It is cool this morning, and breezy, but bright, a beautiful day when the green, green grass will not be parched quickly by the high June sun. Yesterday, it rained but there is no great puddle in the barnyard, only a depression of darkened, dampened earth, reminding me of what was there.
Not a week ago I made one of my infrequent with-the-car trips to the mainland. All winter, when the schedule is sparse, long-term forecasts of bad weather which rarely materializes tend to keep me island bound, a circumstance compounded his year by a puppy. It is almost summer, I had an appointment made six months ago, and paid little attention to “it’s supposed to rain on Thursday” because I had an appointment and it is almost summer and the weather is going to do what it is going to do.
It was one of those days when people ask “how was the boat ride?” in a certain tone, hoping to hear of a near disaster that never quite happens or we’d, none of us — or very, very few — would ever leave the island. It was fine, but for the expected roll leaving the mouth of the Old Harbor, calm and not even gray, more a passage on a matte silver sea.
Years ago on the way to New York (I had the train tickets, I had to go that day!) I was in southern Rhode Island on a day of light snow and the roads were empty, the stores mine. Rain, apparently, is not such a deterrent, and parking spaces close to doors were not available and, of course, while I was inside buying a very big crate for my golden retriever, Autumn, the skies opened up. It was Job Lot, a place like Benny’s where there is still, thankfully, always someone to help carry a big purchase, even in the rain.
I have long lived in Rhode Island and remember when the trees on the median on Route 1 between Wakefield and Westerly were new and small, when there were particular houses along the way that were noticeable and notable. Now, in early June, even in a spring so cold and late, those ornamentals are too big, all lush and green, allowing only tiny glimpses of places that were once familiar mileposts.
Still, it would have been a good day to enjoy all that new life but for the rain which was falling in great pounding sheets, making me realize the longest I drive in such weather is a very few miles of familiar road, and usually even between my house and the harbor the force of the downpour greatly varies. I do not know of another time when I have run my windshield wipers at top speed for more than a few seconds; that day the distraction of them was negated by necessity.
I tried not to think of Autumn left outside on a lead. She had had very clear instructions that she could go under a thickly leafed out tree or, if the rain turned heavy, into the entryway, but I had never left her for so long. It wasn’t that bad in the early morning, perhaps the line of the storm was somewhere just north of Sandy Point, perhaps she was not getting drenched.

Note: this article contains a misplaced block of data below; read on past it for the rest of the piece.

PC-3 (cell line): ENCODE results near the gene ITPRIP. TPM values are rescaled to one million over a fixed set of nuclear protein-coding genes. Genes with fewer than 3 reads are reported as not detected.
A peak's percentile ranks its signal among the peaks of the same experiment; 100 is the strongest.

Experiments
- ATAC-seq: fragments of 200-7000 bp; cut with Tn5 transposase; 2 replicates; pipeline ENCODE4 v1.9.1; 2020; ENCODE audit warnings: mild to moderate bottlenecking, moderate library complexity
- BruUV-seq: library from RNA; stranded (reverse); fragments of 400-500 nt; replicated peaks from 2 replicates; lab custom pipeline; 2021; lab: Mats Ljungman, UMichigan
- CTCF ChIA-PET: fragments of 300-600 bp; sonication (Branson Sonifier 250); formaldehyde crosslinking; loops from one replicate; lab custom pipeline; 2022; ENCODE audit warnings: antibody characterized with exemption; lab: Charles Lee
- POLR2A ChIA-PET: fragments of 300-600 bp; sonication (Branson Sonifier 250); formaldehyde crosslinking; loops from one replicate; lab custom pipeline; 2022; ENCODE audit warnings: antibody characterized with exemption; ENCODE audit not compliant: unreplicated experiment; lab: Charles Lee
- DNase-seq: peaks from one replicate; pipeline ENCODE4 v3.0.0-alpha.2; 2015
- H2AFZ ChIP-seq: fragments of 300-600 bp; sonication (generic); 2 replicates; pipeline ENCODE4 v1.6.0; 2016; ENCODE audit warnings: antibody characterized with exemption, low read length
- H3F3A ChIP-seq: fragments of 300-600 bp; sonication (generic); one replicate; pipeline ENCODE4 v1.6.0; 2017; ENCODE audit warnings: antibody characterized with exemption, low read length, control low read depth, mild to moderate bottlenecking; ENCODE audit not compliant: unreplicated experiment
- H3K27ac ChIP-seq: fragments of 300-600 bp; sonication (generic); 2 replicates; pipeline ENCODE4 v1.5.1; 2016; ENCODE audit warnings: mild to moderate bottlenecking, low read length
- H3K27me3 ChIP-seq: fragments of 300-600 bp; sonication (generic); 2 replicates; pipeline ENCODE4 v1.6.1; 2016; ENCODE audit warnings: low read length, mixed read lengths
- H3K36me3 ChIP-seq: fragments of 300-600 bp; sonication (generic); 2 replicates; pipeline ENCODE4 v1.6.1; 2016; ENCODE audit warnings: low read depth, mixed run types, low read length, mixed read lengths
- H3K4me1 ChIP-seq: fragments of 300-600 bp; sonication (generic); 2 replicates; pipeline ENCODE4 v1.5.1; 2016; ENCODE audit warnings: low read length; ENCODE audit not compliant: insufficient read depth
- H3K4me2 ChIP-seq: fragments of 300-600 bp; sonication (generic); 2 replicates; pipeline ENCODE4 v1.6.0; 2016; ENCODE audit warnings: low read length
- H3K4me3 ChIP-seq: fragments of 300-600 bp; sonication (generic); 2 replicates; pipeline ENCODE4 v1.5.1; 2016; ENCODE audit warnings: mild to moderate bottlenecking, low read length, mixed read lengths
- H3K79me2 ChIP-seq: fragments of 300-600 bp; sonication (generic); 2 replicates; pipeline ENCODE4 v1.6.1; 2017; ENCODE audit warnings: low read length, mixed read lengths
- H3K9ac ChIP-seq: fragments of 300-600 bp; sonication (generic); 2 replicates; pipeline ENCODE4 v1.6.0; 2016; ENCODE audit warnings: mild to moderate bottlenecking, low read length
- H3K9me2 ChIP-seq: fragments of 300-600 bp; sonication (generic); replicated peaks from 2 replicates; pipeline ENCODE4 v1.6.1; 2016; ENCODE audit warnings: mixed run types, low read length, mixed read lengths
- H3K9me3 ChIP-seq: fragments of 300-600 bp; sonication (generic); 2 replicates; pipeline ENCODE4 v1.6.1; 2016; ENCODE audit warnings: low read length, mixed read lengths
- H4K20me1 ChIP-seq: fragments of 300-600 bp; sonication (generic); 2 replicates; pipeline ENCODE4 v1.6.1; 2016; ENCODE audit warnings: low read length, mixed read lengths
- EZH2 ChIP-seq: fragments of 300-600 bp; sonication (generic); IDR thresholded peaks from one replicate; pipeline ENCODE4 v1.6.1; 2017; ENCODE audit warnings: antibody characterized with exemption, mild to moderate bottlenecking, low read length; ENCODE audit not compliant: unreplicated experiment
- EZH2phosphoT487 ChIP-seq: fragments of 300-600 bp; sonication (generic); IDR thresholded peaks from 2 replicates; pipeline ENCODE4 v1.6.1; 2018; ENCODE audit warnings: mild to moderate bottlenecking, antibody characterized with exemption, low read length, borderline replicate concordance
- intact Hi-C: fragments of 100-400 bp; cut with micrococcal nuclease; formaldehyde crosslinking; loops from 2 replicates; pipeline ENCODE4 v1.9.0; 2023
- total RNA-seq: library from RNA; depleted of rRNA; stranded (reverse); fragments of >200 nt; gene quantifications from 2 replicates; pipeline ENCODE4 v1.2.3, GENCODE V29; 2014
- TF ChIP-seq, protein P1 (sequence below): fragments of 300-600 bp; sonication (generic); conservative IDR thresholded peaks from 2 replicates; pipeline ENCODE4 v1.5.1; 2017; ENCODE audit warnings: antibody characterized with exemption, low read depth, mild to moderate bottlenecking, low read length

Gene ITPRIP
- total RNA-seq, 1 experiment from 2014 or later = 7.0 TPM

It was not that cold, I kept telling myself, and she is for all intents and purposes, a golden retriever.
My destination was Westerly, near the hospital. When we were kids and there were no three-boat days in winter and no one had a car in Galilee and the Sprigg Carroll carried maybe three automobiles, people flew to Westerly, took a cab to the doctor’s or to the walkable downtown shopping district. There was Rexall drugstore with a soda fountain, a sporting goods shop, several clothiers, a movie theater, even a Woolworth’s. The train stopped and we boarded it for rare trips to Providence and visits to relatives in Massachusetts.
Now it is Everytown, with a street of beautiful historic buildings struggling against the sprawl that begins east of Dunn’s Corners and on this rainy day I did not even get there, if only to drive around the nationally recognized Wilcox Park behind the library. The last time I checked the one train that made it possible to go to New York on a reasonable schedule no longer stopped at the painstakingly restored station.
Every time it seemed the rain had let up it had not. The appointment that was the reason for the trip out of the way, another made six months hence, I headed back to Wakefield, for a few last odds and ends before the requisite stop at the gas station and the boat. The trip home was, again, calm, and the weather was clearing when we docked.
Autumn was outside but, to my amazement and delight, she was not soaking wet, not wet at all above her knees, a circumstance she soon remedied with a visit to that great puddle in the barnyard, filled after a day’s rain. She cavorted, as though she had been waiting all day for the chance and I let her romp, chasing some imaginary creature, while I unloaded the car.
Romping was not enough, she must have dived into the inches of muddy water when I wasn’t looking; she came to me all wagging tail and wagging body, happy and dirty and very, very wet.
She is, for all intents and purposes, a golden retriever with that genetic disposition to tennis balls and water, the muddier the better. She also has a fondness for black plastic, my computer mouse and yesterday an alarm clock I had unplugged and but for the trailing cord might not have noticed she had. Perhaps it is the texture, she has discovered turtles that she can carry in her mouth, sure I will want them as much as the mouse or clock or remote control.
I had best go find my phone...